Lead Poisoning Prevention

Lead babyFacts About Lead

  • Lead can be in old paint, dust, soil, antiques, and even toys, jewelry, and spices made in other countries.
  • It's poison. It makes our bodies not able to use important nutrients, like iron, calcium, and zinc.
  • Signs of lead poisoning are crankiness, not wanting to eat, and trouble learning. These don't occur until lead levels are very high. 
  • Even small amounts of lead that don't cause symptoms, can hurt the developing brains of babies and young children.
  • A blood test is needed to find out if a child has lead in their body.
  • For very high lead levels, a treatment called chelation (keel-ay-shun) helps get the lead out of the blood. It doesn't fix the damage already done, however. This is why it's so important to make sure babies and little children never come into contact with lead.

Prevent Lead Poisoning

  • Have your child tested at age one and two years.
  • Get tested if you are pregnant.
  • Lead was in paint until 1978. If you live in an old home or apartment there could be lead there. Check for old, cracked, and chipping paint.  
  • Be careful when renovating, repairing, or painting. Disturbing lead paint, creates dust that can find its way into your child's body.
  • If you rent, ask your landlord if any former resident was lead-poisoned while living there.

More information from the NY State Department of Health

(Updated 7/1/2022))

Lead Clean-up Progress, Geneva's Old Foundry


The Problem of Lead Poisoning in NY State and Ontario County

Child and Lead PaintLead poisoning is still a problem for children in Ontario County because many of our older homes were painted with lead based paints.  In 1978 lead based paints were removed from the market.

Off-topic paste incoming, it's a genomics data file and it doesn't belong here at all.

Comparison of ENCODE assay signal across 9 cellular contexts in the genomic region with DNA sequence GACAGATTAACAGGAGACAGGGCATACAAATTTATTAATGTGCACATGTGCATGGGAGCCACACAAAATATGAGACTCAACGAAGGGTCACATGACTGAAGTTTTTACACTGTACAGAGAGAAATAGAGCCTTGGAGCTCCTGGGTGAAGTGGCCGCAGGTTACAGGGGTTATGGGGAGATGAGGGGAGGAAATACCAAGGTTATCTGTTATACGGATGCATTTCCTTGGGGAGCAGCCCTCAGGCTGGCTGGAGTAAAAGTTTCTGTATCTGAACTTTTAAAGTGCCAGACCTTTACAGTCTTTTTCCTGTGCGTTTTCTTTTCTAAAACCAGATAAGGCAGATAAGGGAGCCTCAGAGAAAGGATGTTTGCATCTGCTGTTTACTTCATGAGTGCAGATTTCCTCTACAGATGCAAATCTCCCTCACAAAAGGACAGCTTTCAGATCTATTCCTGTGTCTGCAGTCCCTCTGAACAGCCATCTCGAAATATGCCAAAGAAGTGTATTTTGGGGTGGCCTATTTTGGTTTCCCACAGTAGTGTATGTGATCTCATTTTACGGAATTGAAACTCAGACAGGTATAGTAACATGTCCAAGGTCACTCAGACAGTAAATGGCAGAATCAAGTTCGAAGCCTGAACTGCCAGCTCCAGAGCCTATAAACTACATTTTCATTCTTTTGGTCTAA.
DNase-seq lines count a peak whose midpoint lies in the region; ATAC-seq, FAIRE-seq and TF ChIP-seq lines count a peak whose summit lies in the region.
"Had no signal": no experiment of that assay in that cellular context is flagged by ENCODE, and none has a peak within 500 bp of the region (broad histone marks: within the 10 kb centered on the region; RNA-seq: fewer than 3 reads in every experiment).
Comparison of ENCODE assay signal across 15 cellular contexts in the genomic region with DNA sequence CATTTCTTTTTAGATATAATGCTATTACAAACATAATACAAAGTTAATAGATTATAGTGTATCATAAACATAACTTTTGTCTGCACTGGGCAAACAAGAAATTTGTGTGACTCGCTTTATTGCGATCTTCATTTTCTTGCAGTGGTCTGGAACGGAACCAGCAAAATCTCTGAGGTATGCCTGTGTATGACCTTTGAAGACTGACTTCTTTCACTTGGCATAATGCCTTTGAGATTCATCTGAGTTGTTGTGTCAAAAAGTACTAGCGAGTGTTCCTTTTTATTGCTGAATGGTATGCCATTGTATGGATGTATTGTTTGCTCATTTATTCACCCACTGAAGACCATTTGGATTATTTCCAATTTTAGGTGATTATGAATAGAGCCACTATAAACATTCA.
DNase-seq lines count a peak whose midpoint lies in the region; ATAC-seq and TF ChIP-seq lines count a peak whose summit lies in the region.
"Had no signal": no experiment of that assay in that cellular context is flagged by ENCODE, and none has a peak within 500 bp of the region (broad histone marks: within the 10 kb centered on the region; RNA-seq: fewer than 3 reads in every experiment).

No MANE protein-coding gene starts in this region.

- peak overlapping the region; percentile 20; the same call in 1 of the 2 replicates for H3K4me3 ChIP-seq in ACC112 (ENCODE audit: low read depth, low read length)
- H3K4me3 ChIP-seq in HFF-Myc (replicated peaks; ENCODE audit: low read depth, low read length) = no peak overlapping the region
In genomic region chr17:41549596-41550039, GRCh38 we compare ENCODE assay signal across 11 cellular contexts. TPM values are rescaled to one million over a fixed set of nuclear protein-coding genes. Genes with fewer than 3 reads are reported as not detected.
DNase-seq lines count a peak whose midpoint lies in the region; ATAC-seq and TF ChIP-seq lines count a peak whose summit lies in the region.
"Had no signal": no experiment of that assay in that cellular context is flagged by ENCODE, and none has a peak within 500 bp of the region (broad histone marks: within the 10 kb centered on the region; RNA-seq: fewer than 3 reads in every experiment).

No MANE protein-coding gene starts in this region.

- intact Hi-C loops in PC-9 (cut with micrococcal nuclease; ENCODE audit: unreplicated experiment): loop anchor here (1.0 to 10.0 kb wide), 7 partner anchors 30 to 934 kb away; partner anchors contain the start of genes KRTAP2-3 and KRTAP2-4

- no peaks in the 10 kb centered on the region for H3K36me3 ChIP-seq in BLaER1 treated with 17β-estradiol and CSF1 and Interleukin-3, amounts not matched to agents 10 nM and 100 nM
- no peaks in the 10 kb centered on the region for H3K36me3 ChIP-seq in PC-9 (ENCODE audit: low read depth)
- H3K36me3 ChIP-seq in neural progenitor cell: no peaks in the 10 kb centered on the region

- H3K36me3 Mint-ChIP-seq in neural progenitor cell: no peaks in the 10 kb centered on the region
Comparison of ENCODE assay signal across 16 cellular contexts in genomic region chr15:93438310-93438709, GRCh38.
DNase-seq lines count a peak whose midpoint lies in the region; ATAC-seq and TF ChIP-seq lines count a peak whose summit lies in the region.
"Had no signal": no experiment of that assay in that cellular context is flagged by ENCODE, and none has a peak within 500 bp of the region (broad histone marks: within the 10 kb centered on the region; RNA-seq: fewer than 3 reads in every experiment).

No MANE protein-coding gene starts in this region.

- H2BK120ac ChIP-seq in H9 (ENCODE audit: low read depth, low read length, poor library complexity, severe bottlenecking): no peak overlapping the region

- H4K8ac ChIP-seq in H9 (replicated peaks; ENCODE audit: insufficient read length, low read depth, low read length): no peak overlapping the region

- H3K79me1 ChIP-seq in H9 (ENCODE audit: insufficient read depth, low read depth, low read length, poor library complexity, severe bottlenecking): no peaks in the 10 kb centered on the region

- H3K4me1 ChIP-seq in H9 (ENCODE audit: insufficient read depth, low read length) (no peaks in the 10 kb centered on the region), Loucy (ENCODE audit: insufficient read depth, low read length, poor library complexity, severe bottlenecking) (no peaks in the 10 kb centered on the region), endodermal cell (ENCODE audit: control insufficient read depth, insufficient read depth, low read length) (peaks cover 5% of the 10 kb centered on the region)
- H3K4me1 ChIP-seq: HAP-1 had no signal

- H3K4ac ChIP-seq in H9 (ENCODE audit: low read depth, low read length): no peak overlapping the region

The ingestion of lead contaminated dust, paint, and soil is the primary cause of childhood lead poisoning. Lead can also be found in lead glazed or painted pottery, ammunition, fishing sinkers, stained glass solder, batteries, imported foods, candy, and toys

Children between the ages of 9 months and 6 years of age are at greatest risk of exposure to lead because they are apt to put fingers, hands, and toys in their mouths. Small children are eye level with window sills where lead paint could be lurking. They are at risk for lead poisoning if they chew on these areas or inhale lead-tainted dust created when windows are opened and closed. Children whose families are in the process of remodeling homes built or painted prior to 1978, are at increased risk for exposure to lead.

What can you do to protect your child from becoming lead poisoned? Washing Child's Hands

  • Wash your child’s hands often before nap time, meals, and bedtime. 
  • Wet dust and wet mop your home.  Throw away the wet paper towel after dusting.   
  • Take appropriate precautions when starting remodeling projects 
  • Feed your children a diet high in whole wheat breads, eggs, meat, milk, yogurt, cheese, and dark green vegetables. These types of foods help protect children’s bodies from becoming lead poisoned.

Lead poisoning has no initial symptoms but can lead to decreased IQ, learning disabilities, behavioral disorders, and anemia.  The only way to find out if your child is lead poisoned is to have his blood tested for lead. This should be done at the ages of one and two years of age.   

If you are worried about exposure to lead in your home, check out the Lead Poisoning Home Checklist. If you answer yes to any of the questions found there, contact Ontario County Public Health at 1(800)299-2995.

Click on pamphlets below to read:

Lead Poisoning Threat Opens in new windowAre You Pregnant Opens in new window

Additional Links

Western New York Lead Poisoning Resource Center- Rochester Office
Western New York Lead Poisoning Prevention Resource Center Brochure
New York State Department of Health
Centers for Disease Control and Prevention (CDC)
National Ground Water Association
 (Updated 10/24/2023)